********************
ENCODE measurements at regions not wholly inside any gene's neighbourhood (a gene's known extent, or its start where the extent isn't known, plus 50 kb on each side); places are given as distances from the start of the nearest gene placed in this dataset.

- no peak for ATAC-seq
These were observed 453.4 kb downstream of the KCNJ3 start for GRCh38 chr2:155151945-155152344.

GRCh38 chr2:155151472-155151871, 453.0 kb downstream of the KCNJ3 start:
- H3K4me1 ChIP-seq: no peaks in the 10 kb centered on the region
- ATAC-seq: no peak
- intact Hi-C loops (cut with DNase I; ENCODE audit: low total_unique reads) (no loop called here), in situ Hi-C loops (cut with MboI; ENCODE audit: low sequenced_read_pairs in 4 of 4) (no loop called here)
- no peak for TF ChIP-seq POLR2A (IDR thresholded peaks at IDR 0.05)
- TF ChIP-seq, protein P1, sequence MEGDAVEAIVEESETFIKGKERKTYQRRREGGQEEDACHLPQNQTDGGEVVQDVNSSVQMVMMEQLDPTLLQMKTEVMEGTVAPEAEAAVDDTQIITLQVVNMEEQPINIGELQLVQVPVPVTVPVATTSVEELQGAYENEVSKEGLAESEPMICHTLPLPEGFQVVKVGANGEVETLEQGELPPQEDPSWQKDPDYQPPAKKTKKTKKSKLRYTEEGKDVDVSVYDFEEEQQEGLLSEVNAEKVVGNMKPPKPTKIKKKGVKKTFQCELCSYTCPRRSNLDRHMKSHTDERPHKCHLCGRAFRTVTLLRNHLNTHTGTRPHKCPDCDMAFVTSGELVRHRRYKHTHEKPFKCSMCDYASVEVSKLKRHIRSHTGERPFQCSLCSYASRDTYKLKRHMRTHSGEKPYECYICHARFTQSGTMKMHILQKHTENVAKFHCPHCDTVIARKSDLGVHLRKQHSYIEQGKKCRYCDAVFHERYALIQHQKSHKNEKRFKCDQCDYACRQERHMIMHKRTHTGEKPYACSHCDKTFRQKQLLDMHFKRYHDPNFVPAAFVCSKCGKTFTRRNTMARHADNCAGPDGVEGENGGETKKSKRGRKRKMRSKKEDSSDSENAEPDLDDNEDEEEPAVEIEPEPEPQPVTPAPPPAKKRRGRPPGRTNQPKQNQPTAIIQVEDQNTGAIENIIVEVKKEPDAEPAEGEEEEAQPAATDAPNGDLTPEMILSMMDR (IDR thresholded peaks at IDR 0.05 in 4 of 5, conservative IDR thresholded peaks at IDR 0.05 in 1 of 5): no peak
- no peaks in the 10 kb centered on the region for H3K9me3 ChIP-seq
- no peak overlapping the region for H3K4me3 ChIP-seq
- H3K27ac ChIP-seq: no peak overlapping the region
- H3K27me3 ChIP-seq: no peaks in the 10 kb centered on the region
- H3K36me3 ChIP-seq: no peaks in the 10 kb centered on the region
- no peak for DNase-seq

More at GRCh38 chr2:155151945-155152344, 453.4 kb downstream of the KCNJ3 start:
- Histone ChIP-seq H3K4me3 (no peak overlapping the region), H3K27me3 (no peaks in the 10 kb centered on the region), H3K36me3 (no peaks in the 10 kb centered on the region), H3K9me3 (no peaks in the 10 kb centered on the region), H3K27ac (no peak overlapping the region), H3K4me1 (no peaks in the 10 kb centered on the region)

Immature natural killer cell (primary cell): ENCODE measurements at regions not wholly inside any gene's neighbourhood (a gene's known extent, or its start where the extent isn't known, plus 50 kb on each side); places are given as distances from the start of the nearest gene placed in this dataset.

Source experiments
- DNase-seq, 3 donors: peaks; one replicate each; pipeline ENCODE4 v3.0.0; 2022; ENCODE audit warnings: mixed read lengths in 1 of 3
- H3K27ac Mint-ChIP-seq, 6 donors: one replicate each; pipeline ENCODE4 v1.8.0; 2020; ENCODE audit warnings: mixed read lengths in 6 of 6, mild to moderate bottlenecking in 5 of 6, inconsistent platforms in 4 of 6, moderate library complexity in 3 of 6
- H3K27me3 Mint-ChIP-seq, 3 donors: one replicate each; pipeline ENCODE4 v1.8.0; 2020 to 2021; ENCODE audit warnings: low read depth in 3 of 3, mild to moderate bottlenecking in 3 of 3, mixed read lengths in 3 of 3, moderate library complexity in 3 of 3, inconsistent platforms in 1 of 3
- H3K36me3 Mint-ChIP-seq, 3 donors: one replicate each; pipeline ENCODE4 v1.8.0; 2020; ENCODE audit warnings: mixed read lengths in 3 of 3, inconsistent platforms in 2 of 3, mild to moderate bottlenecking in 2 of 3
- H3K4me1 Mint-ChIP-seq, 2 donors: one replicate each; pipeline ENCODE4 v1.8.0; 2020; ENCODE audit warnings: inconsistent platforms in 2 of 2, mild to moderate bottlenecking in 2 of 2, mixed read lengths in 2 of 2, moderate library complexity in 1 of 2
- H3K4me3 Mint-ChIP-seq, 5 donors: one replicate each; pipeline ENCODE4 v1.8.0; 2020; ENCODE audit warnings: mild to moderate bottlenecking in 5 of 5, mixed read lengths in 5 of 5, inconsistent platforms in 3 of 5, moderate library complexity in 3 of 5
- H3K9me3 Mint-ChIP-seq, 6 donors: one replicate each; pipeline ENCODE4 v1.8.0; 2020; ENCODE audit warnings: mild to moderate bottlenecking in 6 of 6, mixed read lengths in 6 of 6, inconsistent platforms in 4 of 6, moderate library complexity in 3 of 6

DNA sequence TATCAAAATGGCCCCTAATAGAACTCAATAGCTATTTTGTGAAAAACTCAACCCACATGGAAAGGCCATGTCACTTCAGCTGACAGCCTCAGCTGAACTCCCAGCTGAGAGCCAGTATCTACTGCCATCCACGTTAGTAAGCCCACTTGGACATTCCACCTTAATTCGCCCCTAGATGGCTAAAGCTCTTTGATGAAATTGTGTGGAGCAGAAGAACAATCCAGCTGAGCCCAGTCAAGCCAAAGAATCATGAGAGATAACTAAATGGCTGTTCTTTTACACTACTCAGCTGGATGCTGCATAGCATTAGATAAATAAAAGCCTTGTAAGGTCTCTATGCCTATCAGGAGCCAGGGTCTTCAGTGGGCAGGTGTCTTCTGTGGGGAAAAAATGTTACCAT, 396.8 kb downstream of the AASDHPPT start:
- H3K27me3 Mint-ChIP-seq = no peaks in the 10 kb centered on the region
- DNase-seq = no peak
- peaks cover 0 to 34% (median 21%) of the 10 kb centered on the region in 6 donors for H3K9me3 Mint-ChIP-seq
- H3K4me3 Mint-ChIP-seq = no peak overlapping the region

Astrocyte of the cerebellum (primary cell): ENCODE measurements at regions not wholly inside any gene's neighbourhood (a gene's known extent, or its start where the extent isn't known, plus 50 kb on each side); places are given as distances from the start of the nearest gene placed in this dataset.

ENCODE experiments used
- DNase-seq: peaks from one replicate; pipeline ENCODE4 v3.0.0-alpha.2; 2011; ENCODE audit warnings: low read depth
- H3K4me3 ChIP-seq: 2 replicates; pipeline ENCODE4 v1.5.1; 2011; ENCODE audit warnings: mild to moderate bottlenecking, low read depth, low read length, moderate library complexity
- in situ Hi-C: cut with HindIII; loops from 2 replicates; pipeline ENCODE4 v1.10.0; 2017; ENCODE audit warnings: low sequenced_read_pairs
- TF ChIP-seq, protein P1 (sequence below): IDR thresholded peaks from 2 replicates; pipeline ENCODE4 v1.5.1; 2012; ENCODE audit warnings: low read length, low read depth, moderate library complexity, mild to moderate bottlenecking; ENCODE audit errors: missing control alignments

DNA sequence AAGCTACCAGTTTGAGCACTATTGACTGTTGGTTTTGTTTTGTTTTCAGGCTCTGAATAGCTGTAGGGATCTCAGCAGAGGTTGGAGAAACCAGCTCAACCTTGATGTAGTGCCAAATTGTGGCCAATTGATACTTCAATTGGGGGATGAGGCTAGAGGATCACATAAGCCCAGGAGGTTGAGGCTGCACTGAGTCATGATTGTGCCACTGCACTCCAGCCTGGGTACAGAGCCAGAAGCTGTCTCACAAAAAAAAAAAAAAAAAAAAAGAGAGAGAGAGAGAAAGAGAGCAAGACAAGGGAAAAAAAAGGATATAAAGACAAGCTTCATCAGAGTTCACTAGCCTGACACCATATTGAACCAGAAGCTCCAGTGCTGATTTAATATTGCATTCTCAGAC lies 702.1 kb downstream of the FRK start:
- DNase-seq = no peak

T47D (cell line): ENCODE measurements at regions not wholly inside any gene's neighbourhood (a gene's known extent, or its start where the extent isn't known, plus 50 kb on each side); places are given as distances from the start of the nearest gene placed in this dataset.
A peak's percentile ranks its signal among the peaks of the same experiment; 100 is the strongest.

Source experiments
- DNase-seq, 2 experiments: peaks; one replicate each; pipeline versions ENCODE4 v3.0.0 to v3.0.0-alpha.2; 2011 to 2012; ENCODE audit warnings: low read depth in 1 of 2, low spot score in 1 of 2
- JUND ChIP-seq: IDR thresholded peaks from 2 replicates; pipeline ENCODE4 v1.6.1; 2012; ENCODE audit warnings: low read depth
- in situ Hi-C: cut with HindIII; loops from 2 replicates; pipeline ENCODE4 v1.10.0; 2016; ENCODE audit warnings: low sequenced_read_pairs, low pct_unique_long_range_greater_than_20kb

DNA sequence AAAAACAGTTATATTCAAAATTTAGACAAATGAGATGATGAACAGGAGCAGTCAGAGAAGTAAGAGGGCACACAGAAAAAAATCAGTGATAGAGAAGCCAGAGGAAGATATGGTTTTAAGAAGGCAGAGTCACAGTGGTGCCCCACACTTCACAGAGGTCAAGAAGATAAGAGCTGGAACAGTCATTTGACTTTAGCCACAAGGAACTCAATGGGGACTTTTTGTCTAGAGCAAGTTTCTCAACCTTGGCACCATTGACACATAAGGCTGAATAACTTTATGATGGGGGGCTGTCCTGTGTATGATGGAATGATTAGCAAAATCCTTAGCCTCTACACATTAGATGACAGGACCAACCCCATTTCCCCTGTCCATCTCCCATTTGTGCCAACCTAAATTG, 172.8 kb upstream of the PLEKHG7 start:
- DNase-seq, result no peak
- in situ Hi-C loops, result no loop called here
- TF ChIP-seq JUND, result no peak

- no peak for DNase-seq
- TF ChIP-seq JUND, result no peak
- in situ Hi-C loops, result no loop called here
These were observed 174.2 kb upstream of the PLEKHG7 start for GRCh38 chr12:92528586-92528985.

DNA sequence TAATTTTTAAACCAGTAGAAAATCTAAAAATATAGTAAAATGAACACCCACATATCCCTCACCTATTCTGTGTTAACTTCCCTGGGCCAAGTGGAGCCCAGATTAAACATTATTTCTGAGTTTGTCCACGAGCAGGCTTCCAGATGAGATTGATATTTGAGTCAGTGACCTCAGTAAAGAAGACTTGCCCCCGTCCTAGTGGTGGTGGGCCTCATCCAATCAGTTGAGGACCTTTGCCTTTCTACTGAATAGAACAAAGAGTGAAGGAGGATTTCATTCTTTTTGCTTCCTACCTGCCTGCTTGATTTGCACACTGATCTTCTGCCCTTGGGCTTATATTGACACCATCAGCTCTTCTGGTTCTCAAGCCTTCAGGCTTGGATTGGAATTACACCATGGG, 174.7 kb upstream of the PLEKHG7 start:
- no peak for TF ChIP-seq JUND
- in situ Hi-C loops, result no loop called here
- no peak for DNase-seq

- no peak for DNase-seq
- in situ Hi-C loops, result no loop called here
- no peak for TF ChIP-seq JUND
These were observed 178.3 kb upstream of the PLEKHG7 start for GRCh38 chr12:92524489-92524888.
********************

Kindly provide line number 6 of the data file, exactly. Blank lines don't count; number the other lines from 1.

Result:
- ATAC-seq: no peak